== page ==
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Feb 09,2007
Six million people have type 2 diabetes and don't know it - could you be one?
by Bend Weekly News Sources

An estimated 17 million of Americans have diabetes. Left unmanaged, diabetes can cause severe or even life-threatening complications. But how do you know if you have it?

“People who are overweight and over 45 should talk to their doctor about being tested,” explained Karen Killingsworth, RN, MHA, a certified diabetes educator for St. Charles Medical Center (SCMC). “People with diabetes often feel tired, thirsty, have a frequent need to urinate, have blurred vision, or have a tingling or numbness in the hands or feet. If you’re experiencing those symptoms, you should talk to your doctor about a fasting blood glucose test or an oral glucose tolerance test.”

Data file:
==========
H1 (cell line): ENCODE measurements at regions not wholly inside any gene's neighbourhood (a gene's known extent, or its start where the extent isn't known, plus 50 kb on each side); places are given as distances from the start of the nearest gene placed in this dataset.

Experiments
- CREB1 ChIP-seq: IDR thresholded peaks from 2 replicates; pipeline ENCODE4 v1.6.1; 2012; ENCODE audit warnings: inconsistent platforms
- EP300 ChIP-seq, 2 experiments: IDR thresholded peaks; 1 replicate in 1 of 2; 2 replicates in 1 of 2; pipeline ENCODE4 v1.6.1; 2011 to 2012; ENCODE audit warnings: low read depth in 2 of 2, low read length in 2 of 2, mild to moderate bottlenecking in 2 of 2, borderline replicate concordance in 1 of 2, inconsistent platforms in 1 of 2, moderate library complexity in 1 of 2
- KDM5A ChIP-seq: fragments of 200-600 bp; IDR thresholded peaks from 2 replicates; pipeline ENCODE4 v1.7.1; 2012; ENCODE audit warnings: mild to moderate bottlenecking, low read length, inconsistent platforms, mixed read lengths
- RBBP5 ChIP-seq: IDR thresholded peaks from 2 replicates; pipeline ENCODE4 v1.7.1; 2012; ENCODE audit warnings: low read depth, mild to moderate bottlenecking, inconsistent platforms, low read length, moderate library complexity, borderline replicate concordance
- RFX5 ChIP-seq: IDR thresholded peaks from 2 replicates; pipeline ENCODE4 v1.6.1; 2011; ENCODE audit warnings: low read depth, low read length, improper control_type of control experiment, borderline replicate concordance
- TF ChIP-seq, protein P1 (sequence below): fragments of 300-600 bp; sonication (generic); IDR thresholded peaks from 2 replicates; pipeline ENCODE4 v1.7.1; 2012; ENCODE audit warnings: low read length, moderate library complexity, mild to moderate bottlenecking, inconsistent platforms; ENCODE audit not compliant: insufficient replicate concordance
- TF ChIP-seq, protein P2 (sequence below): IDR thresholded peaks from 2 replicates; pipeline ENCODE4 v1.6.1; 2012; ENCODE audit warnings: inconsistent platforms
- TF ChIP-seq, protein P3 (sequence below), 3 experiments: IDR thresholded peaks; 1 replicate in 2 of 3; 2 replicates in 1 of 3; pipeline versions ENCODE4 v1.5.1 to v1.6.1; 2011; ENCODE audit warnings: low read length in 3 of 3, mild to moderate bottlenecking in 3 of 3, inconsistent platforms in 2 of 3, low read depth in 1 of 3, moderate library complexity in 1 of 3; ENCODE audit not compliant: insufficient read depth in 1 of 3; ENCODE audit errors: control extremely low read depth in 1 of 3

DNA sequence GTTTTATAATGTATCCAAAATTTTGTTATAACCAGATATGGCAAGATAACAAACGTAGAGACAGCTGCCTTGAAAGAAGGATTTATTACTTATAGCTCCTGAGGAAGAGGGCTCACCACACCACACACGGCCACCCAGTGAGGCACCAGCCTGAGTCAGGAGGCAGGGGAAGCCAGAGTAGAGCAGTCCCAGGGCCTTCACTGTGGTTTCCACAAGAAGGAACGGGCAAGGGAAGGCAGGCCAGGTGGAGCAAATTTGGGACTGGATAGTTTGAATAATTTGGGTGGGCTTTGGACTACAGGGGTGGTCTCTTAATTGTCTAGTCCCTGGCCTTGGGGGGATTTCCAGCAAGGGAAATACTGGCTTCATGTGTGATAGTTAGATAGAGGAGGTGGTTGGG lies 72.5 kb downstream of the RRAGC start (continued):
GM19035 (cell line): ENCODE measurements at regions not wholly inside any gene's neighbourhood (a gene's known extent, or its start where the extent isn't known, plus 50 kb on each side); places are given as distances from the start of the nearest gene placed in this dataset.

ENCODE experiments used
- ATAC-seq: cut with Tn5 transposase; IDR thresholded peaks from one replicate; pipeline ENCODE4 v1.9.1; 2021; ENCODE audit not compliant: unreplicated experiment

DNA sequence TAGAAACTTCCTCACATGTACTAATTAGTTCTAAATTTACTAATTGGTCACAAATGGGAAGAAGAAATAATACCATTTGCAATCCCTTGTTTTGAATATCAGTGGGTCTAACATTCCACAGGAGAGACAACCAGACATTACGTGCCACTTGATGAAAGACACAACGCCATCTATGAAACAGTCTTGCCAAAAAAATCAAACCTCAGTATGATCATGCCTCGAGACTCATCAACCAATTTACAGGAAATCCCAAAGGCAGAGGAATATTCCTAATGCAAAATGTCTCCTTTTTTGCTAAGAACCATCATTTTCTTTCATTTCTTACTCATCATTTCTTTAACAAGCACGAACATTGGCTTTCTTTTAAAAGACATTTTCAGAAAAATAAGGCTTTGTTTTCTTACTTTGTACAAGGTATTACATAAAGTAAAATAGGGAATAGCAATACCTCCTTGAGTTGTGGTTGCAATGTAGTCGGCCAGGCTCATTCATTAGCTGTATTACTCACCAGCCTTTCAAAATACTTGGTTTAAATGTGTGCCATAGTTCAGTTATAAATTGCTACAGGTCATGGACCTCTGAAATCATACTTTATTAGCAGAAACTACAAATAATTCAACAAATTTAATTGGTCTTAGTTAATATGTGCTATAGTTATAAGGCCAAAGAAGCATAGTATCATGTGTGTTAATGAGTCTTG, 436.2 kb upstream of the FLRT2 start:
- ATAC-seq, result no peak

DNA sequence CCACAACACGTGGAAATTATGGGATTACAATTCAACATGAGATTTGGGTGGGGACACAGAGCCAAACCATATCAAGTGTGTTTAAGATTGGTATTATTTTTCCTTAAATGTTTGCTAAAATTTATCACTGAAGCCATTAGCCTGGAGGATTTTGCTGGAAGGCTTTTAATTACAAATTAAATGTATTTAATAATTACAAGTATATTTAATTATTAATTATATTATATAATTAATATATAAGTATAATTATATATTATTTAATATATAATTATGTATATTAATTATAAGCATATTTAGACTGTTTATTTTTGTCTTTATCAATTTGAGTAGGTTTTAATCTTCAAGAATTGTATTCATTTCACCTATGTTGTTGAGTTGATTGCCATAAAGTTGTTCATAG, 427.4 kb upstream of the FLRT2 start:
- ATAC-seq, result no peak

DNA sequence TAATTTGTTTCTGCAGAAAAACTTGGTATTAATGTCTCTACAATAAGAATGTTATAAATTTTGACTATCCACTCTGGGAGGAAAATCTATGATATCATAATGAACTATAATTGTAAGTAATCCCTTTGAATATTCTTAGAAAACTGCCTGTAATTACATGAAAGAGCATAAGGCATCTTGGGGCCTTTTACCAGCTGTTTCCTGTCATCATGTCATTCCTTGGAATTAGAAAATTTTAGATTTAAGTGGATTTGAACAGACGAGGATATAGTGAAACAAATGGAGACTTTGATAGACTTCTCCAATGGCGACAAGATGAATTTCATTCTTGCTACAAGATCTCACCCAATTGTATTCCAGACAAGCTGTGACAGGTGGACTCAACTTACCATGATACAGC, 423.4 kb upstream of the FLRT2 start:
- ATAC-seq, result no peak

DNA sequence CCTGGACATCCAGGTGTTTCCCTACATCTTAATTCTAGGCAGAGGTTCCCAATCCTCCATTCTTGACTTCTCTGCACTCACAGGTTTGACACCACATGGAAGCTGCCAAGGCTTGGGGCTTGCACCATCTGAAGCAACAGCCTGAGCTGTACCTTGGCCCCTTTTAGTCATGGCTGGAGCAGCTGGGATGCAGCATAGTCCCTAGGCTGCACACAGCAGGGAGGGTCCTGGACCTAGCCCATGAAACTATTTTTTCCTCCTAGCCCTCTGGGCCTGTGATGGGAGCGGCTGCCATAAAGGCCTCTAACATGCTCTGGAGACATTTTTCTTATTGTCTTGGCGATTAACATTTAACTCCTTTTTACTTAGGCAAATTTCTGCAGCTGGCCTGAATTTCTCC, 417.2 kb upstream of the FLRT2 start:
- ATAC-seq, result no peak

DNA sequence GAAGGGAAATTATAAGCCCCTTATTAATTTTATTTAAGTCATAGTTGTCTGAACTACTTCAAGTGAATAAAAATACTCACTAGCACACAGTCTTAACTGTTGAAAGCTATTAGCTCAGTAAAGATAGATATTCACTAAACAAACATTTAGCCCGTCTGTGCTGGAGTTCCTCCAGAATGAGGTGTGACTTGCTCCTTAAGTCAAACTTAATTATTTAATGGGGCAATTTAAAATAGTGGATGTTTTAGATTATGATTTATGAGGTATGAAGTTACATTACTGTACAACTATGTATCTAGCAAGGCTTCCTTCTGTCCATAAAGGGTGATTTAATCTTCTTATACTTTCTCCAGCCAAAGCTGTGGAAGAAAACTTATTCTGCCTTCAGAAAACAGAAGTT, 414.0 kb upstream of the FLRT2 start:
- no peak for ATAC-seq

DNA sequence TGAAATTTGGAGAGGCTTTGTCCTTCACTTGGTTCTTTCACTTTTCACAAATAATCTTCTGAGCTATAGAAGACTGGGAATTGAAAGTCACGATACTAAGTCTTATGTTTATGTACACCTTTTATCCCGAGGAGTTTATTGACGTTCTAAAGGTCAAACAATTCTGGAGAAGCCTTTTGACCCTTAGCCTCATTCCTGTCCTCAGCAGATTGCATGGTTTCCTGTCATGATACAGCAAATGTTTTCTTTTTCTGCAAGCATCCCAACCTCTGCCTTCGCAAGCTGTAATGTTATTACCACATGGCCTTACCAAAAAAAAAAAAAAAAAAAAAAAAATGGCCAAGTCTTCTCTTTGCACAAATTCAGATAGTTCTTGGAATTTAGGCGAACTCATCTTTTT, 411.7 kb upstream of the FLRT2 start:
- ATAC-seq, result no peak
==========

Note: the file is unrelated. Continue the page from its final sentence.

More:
Diabetes is a disease that affects the way the body uses food. For people diagnosed with diabetes, managing the condition involves diet, exercise and blood glucose monitoring. Fortunately for Central Oregonians, Cascade Healthcare Community offers a comprehensive, ADA recognized program to support patients with nutritional and educational needs.


“We have a variety of programs in both Bend and Redmond,” Killingsworth explained. “A lot of people don’t realize that many insurance programs cover diabetes and nutrition education. Even Medicare offers coverage, as long as the patient’s physician has made a referral to our program.”

Want to learn more about living with diabetes? Call 318-4986 in Bend or 526-6690 in Redmond to request a brochure about our programs. You can access the SCMC support group information here.

“It’s important to talk to your doctor about diabetes, whether you’ve already been diagnosed or just think you might need testing,” Killingsworth added. “For patients who have diabetes, we can help make it easier to manage the condition.”

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